When Susan Booksha graduated high school, she followed her heart into healthcare—something she’d dreamed of doing since she was a little girl. “There was never another career I wanted to do more than nursing,” says Susan, a New Jersey native. She became a Licensed Practical Nurse in 1980 and worked in the hospital, nursing home and a physical therapy settings. Years later, after raising children and enjoying her LPN career, a friend—a Registered Nurse—suggested that she apply for an open position at her employer, AtlantiCare Regional Medical Center. Susan was hired in 2002 and earned an Associate Degree of Nursing in 2004, a contingency of her getting the job.
Following her passion
At AtlantiCare, Susan started out in the medical/surgical area working with acute care patients but got into hospice care in 2006. “I have a heart for end-of-life care,” she says. “I spent eight years in that role and loved it.” She applauds AtlantiCare for its support of nurses, which led her to pursue the BSN in 2013. “This is an education-oriented place that promotes from within. They’ve always encouraged my efforts to better myself.”
Time for the MSN
In 2014, Susan’s boss—who started out as a unit secretary at AtlantiCare and worked her way up to management—proposed a deal. “She said she would get her doctorate if I got my master’s,” recalls Susan. “The MSN was on my mind because of the career advancement opportunities it would give me. People take you seriously when they see those three letters behind your name.”
Around the same, AtlantiCare announced that it would merge with Geisinger Health System, an organization known for leading the transformation of healthcare. The company is an educational partner of American Sentinel University, so when Susan started her research on MSN programs, the university quickly made her short list. “The MSN curriculum looked really good to me,” she says. “I’d talked with others who had enjoyed the program and it all fell into place.” She started the MSN, nursing education specialization, setting a long-term goal to teach.
A new adventure, a new job
When a position in palliative care at AtlantiCare opened up in 2015, Susan applied, eager to broaden her experience. “After years in hospice, I’m excited to help people in the beginning of their journeys with diseases like cancer,” she says. With her depth of experience and the MSN, nursing education specialization underway, Susan was a solid candidate and got the job. “The MSN program is proving really applicable to what I do every day. In palliative care, there is a lot of one-to-one teaching, and it’s important that I meet the needs of different students. I’ve also learned about designing curriculum.”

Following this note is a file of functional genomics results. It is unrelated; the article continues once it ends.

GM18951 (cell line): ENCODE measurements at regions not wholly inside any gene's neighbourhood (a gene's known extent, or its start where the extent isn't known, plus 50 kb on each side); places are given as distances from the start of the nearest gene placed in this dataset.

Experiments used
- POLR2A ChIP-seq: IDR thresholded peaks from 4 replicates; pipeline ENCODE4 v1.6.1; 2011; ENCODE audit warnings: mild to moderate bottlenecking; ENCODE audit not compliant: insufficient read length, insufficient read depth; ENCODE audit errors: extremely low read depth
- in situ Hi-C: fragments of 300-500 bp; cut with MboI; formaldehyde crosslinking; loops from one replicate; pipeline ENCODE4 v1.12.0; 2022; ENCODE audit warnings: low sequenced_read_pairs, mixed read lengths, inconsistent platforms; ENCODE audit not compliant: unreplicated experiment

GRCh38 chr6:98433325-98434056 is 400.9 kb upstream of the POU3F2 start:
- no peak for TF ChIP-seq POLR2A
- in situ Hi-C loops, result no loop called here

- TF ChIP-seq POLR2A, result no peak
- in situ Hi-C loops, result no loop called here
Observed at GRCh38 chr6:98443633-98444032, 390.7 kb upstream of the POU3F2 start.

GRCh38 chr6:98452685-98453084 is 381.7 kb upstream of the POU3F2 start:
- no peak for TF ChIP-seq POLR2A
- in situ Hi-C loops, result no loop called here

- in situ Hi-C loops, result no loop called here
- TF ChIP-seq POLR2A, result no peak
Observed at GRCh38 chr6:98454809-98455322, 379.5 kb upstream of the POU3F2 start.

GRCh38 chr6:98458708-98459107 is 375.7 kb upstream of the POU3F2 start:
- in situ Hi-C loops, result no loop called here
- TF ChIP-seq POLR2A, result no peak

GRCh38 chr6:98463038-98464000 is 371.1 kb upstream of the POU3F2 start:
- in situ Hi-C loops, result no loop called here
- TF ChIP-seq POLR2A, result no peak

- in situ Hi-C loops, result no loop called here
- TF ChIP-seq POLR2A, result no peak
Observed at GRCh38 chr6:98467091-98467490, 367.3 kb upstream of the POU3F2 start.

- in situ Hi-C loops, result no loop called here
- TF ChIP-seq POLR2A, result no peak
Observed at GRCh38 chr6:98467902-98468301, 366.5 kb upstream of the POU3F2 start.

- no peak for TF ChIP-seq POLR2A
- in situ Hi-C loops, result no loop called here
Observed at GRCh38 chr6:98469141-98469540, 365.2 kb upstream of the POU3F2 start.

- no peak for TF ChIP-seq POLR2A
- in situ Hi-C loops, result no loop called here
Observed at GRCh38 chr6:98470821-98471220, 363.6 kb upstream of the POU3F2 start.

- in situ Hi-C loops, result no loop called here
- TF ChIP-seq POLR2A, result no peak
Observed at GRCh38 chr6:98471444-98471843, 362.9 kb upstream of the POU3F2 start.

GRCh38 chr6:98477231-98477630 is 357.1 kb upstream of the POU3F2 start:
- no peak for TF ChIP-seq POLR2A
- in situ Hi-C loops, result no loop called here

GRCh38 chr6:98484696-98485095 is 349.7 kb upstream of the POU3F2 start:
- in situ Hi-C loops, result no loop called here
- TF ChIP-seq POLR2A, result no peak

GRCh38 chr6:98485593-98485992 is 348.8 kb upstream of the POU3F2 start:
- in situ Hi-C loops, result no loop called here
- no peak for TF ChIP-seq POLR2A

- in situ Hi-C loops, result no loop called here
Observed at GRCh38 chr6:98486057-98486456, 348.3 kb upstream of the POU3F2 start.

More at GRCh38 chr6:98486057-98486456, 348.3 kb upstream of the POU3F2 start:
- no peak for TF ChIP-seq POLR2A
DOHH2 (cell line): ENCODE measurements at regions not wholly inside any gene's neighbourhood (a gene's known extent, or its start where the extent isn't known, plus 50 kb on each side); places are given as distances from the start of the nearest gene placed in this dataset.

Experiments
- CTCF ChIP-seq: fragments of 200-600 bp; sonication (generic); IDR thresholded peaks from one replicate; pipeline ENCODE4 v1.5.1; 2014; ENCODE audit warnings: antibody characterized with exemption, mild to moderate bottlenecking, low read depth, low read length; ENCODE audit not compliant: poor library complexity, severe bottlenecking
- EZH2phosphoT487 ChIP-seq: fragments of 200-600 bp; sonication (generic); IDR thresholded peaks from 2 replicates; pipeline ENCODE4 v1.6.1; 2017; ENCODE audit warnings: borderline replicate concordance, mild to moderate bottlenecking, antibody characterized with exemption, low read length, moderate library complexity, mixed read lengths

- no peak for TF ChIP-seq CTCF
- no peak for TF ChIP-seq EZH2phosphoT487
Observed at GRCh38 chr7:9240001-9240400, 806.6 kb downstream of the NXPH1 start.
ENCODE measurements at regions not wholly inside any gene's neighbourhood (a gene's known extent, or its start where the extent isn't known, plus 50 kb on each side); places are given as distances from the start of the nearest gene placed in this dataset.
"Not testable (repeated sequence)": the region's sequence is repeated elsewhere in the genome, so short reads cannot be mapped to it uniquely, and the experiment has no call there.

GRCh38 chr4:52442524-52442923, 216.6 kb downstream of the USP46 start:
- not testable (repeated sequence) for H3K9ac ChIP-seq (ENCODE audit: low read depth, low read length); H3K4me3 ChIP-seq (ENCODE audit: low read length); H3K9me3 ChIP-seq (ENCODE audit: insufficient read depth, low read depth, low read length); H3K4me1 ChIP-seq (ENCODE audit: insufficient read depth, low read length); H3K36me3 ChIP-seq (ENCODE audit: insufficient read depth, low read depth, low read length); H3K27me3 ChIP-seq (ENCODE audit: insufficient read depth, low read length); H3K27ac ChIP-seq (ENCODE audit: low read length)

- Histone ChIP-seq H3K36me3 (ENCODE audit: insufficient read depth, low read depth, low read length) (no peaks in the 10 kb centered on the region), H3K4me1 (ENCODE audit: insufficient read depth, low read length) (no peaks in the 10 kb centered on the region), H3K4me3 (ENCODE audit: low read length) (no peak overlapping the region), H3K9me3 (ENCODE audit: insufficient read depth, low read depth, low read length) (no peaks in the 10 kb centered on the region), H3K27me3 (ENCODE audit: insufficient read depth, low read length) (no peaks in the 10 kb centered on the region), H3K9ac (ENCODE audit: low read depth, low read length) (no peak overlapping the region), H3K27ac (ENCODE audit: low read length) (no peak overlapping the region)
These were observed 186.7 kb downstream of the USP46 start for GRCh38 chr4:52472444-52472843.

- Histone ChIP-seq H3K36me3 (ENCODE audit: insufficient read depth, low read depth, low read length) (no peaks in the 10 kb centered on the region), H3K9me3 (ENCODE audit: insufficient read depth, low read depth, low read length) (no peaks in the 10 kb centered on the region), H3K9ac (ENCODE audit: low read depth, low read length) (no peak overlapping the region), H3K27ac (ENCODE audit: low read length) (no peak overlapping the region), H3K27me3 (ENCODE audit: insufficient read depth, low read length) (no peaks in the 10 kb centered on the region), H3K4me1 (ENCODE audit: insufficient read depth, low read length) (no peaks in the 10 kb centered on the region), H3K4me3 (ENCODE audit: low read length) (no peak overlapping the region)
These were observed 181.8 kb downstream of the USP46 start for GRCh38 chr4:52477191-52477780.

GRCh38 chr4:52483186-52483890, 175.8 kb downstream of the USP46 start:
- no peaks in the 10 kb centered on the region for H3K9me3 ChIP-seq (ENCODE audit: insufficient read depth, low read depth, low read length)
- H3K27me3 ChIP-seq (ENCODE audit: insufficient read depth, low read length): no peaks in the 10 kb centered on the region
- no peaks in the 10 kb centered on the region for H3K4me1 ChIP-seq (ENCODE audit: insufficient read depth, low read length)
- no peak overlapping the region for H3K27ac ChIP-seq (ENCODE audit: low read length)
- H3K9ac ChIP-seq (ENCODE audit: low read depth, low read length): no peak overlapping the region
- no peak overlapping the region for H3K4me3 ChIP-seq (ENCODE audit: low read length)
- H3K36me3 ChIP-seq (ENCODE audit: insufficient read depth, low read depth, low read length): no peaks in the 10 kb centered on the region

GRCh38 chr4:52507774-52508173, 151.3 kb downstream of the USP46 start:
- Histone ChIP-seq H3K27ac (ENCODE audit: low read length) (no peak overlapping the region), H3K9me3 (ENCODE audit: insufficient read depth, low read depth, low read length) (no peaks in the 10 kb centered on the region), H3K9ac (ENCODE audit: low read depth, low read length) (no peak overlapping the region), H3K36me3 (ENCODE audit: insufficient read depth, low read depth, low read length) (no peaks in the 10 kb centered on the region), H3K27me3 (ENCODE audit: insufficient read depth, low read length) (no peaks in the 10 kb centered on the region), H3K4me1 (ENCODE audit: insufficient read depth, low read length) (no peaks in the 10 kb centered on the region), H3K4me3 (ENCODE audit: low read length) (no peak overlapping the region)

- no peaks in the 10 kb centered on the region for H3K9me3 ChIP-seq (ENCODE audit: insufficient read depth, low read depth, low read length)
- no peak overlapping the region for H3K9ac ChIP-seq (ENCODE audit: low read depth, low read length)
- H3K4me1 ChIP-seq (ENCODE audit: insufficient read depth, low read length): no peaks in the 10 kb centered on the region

Plans to teach
One year into her new job, Susan says she’s very happy where she is, but is keeping her options open. “I would love to teach as an adjunct at one of our local community colleges,” she says, adding that she’s considering pursuing the Doctor of Nursing Practice Educational Leadership. For now, Susan hopes to get involved at AtlantiCare as initiatives arise to improve patient and nurse education.
The worthwhile journey
In November 2016, Susan graduated from American Sentinel with the MSN. While the time and effort required were challenging, she was dealing with much more. Susan is a breast cancer survivor but had a second mastectomy in 2015 when a genetic test revealed a high chance of cancer returning. Still, she managed to keep up with work and school. “The professors were very supportive and understanding,” says Susan, who is the co-captain of the AtlantiCare cycling team that raises money for the American Cancer Society.
Today, a fresh graduate, Susan is proud of her efforts—as are her cheerleaders, her husband, three adult children and best friend. “I had a lot of support,” she says. “I learned so much and met so many people from all over the country through American Sentinel. It was definitely worthwhile, so much so that I’m looking forward to taking a breather and then diving into the DNP.”
Inspired by Susan’s story? An MSN program can be your passport to a specialty nursing field, like nursing education, informatics, nursing management and organizational leadership, or infection control. Specialized knowledge forms the foundation of these nursing fields. When you acquire new knowledge, you can apply it to nursing practice in ways that enhance patient care and improve outcomes.